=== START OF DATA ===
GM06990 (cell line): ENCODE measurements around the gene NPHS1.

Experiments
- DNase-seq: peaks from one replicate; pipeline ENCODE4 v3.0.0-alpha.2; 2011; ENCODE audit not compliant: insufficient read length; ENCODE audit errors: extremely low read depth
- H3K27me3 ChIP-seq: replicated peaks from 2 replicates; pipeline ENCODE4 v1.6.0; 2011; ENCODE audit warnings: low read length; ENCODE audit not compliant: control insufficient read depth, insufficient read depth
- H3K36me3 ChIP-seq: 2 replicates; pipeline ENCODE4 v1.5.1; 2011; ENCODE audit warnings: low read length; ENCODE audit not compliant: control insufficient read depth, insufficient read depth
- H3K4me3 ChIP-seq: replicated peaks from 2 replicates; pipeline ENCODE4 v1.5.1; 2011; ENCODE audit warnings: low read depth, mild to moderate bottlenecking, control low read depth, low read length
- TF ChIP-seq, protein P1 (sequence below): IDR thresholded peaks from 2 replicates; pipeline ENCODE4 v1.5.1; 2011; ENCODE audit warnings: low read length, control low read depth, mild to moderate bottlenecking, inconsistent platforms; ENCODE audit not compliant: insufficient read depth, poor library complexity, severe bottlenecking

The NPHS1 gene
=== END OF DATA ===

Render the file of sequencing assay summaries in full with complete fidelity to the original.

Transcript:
GM06990 (cell line): ENCODE measurements around the gene NPHS1.

Experiments
- DNase-seq: peaks from one replicate; pipeline ENCODE4 v3.0.0-alpha.2; 2011; ENCODE audit not compliant: insufficient read length; ENCODE audit errors: extremely low read depth
- H3K27me3 ChIP-seq: replicated peaks from 2 replicates; pipeline ENCODE4 v1.6.0; 2011; ENCODE audit warnings: low read length; ENCODE audit not compliant: control insufficient read depth, insufficient read depth
- H3K36me3 ChIP-seq: 2 replicates; pipeline ENCODE4 v1.5.1; 2011; ENCODE audit warnings: low read length; ENCODE audit not compliant: control insufficient read depth, insufficient read depth
- H3K4me3 ChIP-seq: replicated peaks from 2 replicates; pipeline ENCODE4 v1.5.1; 2011; ENCODE audit warnings: low read depth, mild to moderate bottlenecking, control low read depth, low read length
- TF ChIP-seq, protein P1 (sequence below): IDR thresholded peaks from 2 replicates; pipeline ENCODE4 v1.5.1; 2011; ENCODE audit warnings: low read length, control low read depth, mild to moderate bottlenecking, inconsistent platforms; ENCODE audit not compliant: insufficient read depth, poor library complexity, severe bottlenecking

The NPHS1 gene